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Can Divorce Be Affordable? Yes, but Only if Spouses Want It to Be.

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If there is an easy point of agreement in the emotional upheaval of divorce, it is that endless legal battles can break the bank.

Hourly attorney fees can hit the high three figures, according to Nicole Feuer, the vice president of development and operations for the National Association of Divorce Professionals, a group of 600 divorce attorneys. The association estimates that the average cost of a divorce is $15,000 to $20,000, but contested divorces can be far more expensive. Disagreements over issues like child custody may take years to resolve and can push costs well over $100,000.

This has been the case for Maggie Kim, who has been mired in six years of negotiations with her former husband. Every five weeks, she flies from her home in Santa Monica, Calif., to see her two teenage children in Paris, where her former husband won custody. Ms. Kim, a 50-year-old musician and the writer of Divorce or Die, a Substack newsletter, has spent about $400,000 on her divorce, not including travel costs. This is money, she said ruefully, that would have been much better spent paying for her children’s college educations.

“I’ve retained 16 law firms across three countries, and it’s very hard to find a lawyer who defends your interests,” she said.

She has paid for legal fees with her earnings and “11 maxed-out credit cards, a personal loan, a loan from one of my best friends.”

The greatest challenge of getting divorced, many learn, can be trying to negotiate and control powerful emotions: anger, betrayal, grief, rage, disappointment. Too often, with lawyers as costly proxies, a warring couple’s every unresolved issue costs more and more money.

“I say to my clients all the time: You’re making the biggest legal and financial decisions of your life in the middle of the worst moment,” said Kate Anthony, who produces a podcast called “The Divorce Survival Guide” and who has trained to work with couples in high-conflict marriages and those involving domestic violence.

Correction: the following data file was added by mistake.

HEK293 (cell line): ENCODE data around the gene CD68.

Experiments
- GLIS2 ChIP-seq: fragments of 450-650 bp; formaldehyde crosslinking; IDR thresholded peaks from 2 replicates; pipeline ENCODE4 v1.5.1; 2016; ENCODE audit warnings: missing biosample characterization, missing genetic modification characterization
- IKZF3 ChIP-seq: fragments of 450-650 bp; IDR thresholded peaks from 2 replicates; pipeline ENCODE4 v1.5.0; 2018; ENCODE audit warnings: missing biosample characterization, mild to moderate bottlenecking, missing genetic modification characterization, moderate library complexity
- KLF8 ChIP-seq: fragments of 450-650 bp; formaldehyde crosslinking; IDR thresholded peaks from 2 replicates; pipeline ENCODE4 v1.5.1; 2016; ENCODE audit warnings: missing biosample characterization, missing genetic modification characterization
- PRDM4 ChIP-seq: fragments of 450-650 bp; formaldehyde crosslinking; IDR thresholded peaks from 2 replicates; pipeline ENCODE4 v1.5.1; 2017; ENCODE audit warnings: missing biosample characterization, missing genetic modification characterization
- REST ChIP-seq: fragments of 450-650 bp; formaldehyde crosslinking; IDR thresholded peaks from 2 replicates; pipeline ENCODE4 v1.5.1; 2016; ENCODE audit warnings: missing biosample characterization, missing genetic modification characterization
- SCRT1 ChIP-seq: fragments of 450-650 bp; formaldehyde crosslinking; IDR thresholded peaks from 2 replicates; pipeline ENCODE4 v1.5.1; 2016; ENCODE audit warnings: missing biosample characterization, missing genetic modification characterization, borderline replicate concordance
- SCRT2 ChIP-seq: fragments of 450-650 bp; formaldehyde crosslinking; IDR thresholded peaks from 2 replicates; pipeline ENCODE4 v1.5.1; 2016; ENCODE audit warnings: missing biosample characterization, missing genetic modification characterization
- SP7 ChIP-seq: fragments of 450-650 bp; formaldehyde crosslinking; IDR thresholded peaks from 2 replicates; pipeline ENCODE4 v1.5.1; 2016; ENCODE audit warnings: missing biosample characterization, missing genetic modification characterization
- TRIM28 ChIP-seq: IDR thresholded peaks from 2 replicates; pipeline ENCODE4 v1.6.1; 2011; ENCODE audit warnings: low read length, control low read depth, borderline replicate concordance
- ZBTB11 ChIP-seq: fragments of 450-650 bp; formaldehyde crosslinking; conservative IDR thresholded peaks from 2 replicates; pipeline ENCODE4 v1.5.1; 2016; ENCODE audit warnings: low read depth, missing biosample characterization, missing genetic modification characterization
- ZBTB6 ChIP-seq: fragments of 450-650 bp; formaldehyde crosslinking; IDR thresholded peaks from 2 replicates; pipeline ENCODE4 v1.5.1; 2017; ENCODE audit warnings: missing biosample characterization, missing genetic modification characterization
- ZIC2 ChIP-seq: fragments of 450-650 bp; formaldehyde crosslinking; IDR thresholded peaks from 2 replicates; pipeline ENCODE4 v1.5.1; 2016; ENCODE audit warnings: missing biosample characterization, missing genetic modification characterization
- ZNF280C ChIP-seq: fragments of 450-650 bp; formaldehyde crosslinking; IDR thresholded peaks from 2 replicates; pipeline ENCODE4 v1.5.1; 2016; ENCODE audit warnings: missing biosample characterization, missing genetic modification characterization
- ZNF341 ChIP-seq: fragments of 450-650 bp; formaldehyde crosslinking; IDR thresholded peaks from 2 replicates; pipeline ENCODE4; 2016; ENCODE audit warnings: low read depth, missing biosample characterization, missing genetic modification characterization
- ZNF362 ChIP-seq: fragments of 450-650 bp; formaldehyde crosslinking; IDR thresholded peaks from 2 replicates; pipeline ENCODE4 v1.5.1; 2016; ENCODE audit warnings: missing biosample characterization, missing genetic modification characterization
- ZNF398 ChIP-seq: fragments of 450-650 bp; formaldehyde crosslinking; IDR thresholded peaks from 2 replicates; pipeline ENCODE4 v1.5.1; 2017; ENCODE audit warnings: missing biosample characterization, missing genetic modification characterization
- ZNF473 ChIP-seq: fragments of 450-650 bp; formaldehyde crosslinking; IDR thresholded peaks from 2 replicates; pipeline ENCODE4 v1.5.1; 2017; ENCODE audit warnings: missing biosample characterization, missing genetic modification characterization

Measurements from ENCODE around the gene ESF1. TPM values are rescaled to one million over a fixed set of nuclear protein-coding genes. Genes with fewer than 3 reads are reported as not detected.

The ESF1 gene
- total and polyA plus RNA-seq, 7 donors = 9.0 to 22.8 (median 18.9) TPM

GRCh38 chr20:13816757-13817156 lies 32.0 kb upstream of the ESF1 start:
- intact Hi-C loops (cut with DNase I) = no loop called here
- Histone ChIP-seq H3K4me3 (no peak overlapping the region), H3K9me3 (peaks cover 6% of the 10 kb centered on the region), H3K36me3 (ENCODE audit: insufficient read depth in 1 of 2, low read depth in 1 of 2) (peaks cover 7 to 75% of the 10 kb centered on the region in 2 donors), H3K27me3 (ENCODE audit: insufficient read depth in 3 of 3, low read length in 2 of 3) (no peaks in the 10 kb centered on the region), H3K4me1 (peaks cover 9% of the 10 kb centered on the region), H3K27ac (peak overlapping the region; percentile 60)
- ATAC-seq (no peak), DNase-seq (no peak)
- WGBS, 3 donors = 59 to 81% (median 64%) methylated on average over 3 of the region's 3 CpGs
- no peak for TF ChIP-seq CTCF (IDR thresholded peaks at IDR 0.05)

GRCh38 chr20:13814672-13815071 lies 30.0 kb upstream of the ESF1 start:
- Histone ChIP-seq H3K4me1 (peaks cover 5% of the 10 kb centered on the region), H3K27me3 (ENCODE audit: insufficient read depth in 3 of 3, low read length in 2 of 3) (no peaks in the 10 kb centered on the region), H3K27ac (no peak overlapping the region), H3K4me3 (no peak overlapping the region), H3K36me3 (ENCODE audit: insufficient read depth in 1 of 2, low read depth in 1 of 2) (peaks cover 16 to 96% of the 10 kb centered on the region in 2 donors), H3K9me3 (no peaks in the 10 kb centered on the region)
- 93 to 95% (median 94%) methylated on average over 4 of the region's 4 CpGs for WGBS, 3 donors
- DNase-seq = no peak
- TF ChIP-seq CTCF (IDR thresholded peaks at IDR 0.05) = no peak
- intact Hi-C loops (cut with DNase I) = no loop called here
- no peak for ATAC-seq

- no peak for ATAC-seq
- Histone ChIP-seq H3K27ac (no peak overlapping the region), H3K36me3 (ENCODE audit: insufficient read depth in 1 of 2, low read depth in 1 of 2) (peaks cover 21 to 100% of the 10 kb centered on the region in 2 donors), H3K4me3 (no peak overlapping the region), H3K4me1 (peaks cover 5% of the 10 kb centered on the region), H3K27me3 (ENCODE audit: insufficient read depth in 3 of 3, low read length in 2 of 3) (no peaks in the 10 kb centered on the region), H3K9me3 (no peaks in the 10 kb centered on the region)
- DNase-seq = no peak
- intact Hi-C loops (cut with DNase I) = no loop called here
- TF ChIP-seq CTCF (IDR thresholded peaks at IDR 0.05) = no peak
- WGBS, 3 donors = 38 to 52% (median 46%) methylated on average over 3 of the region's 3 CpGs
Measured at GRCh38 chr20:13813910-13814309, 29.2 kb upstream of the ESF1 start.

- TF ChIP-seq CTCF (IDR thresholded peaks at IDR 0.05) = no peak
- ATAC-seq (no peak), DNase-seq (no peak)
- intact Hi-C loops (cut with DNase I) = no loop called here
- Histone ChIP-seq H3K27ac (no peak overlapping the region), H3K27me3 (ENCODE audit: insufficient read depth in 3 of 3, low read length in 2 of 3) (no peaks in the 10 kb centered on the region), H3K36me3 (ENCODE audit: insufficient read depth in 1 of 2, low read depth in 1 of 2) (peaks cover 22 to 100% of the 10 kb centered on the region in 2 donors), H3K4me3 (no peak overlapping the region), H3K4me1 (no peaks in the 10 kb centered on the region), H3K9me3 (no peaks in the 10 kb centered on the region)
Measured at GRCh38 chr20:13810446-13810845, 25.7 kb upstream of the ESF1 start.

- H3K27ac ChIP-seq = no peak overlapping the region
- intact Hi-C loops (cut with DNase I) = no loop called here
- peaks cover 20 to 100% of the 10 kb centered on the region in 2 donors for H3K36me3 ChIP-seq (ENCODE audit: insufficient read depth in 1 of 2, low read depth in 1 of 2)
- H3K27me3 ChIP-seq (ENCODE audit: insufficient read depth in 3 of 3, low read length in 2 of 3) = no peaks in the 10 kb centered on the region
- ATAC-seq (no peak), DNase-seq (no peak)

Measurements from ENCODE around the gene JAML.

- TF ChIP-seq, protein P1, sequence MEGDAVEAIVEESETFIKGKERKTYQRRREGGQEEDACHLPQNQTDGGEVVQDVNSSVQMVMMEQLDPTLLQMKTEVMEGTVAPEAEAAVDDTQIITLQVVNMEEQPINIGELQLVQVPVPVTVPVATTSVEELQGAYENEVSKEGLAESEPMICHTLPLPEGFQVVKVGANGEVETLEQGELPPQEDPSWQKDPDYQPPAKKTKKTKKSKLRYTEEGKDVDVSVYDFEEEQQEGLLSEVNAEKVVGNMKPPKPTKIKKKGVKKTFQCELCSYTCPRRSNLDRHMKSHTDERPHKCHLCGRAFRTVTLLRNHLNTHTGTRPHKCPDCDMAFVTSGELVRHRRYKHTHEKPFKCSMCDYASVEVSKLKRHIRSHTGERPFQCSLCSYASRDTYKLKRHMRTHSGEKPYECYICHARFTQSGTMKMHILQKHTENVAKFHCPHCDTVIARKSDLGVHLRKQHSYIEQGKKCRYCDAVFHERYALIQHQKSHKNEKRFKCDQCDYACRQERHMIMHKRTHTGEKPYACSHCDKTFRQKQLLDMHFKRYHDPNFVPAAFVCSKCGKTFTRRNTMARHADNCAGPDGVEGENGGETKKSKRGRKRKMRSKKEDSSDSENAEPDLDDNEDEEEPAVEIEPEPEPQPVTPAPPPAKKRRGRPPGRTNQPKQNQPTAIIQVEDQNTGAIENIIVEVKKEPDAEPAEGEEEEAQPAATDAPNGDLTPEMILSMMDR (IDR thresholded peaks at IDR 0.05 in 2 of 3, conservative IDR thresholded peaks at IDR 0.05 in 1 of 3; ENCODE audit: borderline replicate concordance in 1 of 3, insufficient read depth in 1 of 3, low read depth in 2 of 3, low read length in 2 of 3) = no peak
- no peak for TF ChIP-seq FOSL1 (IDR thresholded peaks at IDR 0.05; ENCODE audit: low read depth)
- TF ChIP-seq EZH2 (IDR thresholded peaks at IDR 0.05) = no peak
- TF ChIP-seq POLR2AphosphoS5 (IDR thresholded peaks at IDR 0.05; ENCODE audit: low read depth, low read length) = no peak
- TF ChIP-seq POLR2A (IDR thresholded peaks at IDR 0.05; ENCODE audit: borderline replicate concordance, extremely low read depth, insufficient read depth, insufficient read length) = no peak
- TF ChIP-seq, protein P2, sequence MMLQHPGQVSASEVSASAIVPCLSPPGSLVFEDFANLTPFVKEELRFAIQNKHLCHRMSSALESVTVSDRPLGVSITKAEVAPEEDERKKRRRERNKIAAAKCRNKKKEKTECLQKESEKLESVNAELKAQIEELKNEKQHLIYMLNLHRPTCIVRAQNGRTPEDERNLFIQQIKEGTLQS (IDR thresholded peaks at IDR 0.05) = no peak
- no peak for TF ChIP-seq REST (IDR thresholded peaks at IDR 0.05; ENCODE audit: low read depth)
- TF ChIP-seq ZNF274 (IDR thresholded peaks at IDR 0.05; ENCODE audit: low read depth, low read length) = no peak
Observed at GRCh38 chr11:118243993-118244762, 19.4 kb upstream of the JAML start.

Choosing to immediately “lawyer up” — often a default choice — “is one of the worst things you can do,” she added. “The family court system loves a divorce. That’s how they make their money, off the rage and bitterness.”

But there are ways to reduce the stress and expense of ending a marriage. These options include using a document service (ideally reviewed by a lawyer), mediation and collaborative divorce.

Vanessa McGrady, a writer in California who was married for three years and who became a parent during that time, said that she “realized there were some insurmountable issues” with her former husband and chose to use the document service We the People for her divorce.

“It was not contentious, and it was easier because we didn’t have assets together,” she said. “We had no I.R.A.s. It was my condo and I was making the payments.” She recommends having a lawyer review a document divorce to ensure that it is done correctly.

The process took a year and cost less than $2,000 because she had hashed out issues with her ex before their divorce proceedings, she said. Ms. McGrady, 55, was glad to have saved thousands of dollars for her own retirement or for her daughter’s future needs. “I don’t know anyone who’s had as simple and easy a divorce as we did, even though it was frustrating and sad at times,” she said. “Before you go down the rabbit hole of rage and revenge, think where you want your money to go.”

Caitlin Steele, who lives in Seattle, used a mediation service from a start-up called Wevorce, which cost $750 when she got divorced in 2017. At the time, Ms. Steele, a senior design manager at Atlassian, a software company, had little disposable income and no children. She had witnessed a friend experience the emotional and financial fallout of an embattled divorce that cost him hundreds of thousands of dollars and limited access to his child for six years.

She had been married for 10 years when, she said, “the wheels started to fall off.” She filed for divorce, which was finalized six months later. Her husband was making $180,000 to her $90,000 a year, which in San Francisco left her, at the age of 38, sharing a two-bedroom apartment with a roommate.